Rapid River Fish Hatchery
Thursday, July 31, 2014
The Rapid River Hatchery is located in Idaho County seven miles southwest of Riggins, Idaho. The Hatchery is three miles west of Idaho State Highway 95 on Rapid River Road.
Tours are available for individuals or groups. Visiting hours are 8 a.m. to 4 p.m. every day.
Rapid River originates in Adams County and flows through an undeveloped canyon before reaching the hatchery. The drainage is protected as part of the Wild and Scenic Rivers Act. It is not subjected to perturbations, such as logging or road building. Rapid River generally provides adequate water for rearing salmon. The steep nature of the drainage makes it a highly variable river. Spring runoff and flash floods can be violent and carry tons of silt into the hatchery. Water temperature also varies considerably. The minimum in January can be 33° F and the maximum in August can exceed 60° F.
Fish-rearing facilities at the hatchery consist of: 52 double vertical stack egg incubators, 12 outdoor concrete raceways, and six earthen rearing ponds with concrete side walls. Holding facilities for adult salmon broodstock consist of one concrete holding pond and one earthen holding pond These holding ponds provide space for up to 4,000 adult salmon prior to spawning.
The facilities include a fish trap located on Rapid River approximately 1.5 miles downstream from the hatchery. It is designed to trap and hold adult fish migrating upstream. The trap consists of a permanent concrete velocity barrier, a seven-step fish ladder, and a two-stage trap. Adult salmon can be transferred from the trap by means of an Alaska Steep Pass Ladder to a 500-gallon bucket that is lifted by an overhead hoist to a 1,000-gallon tank truck for transport to the hatchery. The trap facility allows unimpeded migration of anadromous and resident fish around the velocity barrier when trapping operations are not in progress.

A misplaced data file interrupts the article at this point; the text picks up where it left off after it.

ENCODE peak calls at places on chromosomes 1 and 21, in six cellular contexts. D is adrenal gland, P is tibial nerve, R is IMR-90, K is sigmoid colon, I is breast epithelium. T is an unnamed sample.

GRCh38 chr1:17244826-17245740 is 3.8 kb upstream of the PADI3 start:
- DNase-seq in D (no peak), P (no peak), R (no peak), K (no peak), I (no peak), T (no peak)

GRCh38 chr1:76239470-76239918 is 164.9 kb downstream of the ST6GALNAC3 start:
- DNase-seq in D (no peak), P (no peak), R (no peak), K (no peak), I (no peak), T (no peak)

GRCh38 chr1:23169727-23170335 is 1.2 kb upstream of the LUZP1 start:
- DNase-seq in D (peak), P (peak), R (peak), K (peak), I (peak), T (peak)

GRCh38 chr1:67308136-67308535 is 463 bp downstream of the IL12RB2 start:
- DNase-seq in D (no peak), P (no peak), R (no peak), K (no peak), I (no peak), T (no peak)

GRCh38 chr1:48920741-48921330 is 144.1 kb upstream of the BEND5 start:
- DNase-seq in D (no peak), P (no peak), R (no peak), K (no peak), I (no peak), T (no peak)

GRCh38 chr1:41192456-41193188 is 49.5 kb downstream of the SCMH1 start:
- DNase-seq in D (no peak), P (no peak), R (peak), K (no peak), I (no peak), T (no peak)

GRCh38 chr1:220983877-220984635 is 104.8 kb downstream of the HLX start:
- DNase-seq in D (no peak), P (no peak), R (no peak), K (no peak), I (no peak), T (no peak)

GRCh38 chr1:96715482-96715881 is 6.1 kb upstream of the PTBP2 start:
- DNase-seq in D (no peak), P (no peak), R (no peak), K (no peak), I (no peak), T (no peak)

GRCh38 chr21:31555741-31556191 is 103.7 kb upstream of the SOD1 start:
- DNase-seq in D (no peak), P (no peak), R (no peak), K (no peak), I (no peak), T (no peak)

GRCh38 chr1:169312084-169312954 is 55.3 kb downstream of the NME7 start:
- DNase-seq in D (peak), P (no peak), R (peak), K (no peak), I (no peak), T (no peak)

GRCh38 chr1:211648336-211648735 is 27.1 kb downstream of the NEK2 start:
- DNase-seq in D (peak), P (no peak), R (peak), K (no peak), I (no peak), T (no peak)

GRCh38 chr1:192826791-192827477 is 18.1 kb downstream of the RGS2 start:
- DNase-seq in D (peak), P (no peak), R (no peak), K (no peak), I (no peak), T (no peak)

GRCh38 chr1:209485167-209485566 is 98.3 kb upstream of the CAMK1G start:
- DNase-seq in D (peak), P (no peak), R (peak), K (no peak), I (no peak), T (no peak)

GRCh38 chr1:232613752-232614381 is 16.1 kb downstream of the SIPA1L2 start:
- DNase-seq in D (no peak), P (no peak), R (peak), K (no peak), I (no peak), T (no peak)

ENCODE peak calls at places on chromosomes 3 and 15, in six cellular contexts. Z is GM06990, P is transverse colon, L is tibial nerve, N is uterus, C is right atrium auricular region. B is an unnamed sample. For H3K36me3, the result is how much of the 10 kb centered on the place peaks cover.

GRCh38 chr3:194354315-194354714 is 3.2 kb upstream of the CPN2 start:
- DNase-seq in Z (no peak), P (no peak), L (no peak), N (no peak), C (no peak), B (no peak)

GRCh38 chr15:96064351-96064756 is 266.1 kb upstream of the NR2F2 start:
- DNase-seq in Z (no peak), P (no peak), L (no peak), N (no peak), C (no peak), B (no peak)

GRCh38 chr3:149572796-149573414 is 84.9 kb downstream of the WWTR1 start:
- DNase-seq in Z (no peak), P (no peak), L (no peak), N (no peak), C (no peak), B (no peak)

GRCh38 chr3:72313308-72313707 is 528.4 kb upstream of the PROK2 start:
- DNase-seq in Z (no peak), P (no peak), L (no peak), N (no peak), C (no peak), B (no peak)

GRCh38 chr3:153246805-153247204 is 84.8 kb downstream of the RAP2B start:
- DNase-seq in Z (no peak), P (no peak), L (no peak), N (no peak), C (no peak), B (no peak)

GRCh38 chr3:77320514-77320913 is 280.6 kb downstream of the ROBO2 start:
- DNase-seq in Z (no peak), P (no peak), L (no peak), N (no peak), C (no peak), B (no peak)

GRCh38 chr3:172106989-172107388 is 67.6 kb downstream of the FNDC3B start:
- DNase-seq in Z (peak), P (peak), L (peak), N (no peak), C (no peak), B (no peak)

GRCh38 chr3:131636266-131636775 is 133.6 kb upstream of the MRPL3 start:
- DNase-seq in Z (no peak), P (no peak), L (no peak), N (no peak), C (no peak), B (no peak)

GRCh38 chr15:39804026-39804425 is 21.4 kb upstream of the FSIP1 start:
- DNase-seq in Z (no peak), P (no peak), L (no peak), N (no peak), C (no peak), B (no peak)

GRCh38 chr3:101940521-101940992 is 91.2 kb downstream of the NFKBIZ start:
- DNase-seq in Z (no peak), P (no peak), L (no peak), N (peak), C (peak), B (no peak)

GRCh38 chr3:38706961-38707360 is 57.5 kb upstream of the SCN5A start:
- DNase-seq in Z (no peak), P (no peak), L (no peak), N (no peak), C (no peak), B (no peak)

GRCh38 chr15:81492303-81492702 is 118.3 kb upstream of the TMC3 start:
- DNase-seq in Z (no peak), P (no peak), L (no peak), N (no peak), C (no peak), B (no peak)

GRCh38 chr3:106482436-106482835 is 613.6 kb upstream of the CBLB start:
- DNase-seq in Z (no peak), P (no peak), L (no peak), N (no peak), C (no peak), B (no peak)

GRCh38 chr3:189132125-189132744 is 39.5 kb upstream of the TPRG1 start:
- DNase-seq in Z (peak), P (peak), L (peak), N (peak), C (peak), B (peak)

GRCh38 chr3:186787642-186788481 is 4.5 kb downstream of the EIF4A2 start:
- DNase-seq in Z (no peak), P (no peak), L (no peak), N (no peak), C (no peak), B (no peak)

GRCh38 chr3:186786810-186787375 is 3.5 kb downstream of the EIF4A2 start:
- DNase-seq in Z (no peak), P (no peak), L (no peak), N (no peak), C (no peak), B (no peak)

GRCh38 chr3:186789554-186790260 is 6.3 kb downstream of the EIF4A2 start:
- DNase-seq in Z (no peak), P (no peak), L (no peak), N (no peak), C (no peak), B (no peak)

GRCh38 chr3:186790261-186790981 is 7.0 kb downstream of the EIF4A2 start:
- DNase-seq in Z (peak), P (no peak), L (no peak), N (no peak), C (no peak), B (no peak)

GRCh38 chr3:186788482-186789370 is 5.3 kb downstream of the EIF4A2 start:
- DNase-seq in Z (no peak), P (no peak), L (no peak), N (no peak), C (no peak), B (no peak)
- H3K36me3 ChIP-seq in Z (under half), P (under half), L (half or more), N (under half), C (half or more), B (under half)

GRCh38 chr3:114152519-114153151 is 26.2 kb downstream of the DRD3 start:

The hatchery was constructed in 1964 by the Idaho Power Company. It is operated by the Idaho Department of Fish and Game. All funding for this project is provided by Idaho Power as part of its operating license for Brownlee, Oxbow, and Hells Canyon dams on the Snake River. The Federal Energy Regulatory Commission requires Idaho Power to operate this facility to conserve fish runs that were impacted by the construction of the three dam complex. These dams were built without fish passage facilities with the idea that salmon and steelhead would be trapped and trucked around the dams. When this program failed, Idaho Power provided funds to build Rapid River Hatchery and transplant part of the salmon run here to the undamed Salmon River. In addition to this hatchery, Idaho Power also provides funding for Niagara Springs, Oxbow, and Pahsimeroi hatcheries as part of their steelhead and salmon conservation programs.
The hatchery was constructed in 1964 by the Idaho Power Company (IPC). It is operated by the Idaho Department of Fish and Game. All funding for this project is provided by Idaho Power as part of its operating license for Brownlee, Oxbow, and Hells Canyon dams on the Snake River. The Federal Energy Regulatory Commission requires IPC to operate this facility to conserve fish runs that were impacted by the construction of the three-dam complex. These dams were built without fish passage facilities with a plan to trap and transport salmon and steelhead around the dams. When that program failed, Idaho Power provided funds to build Rapid River Hatchery and transplant part of the salmon run here to the undammed Salmon River. In addition to Rapid River Hatchery, IPC provides funding for Niagara Springs, Oxbow, and Pahsimeroi hatcheries as part of their steelhead and salmon mitigation programs.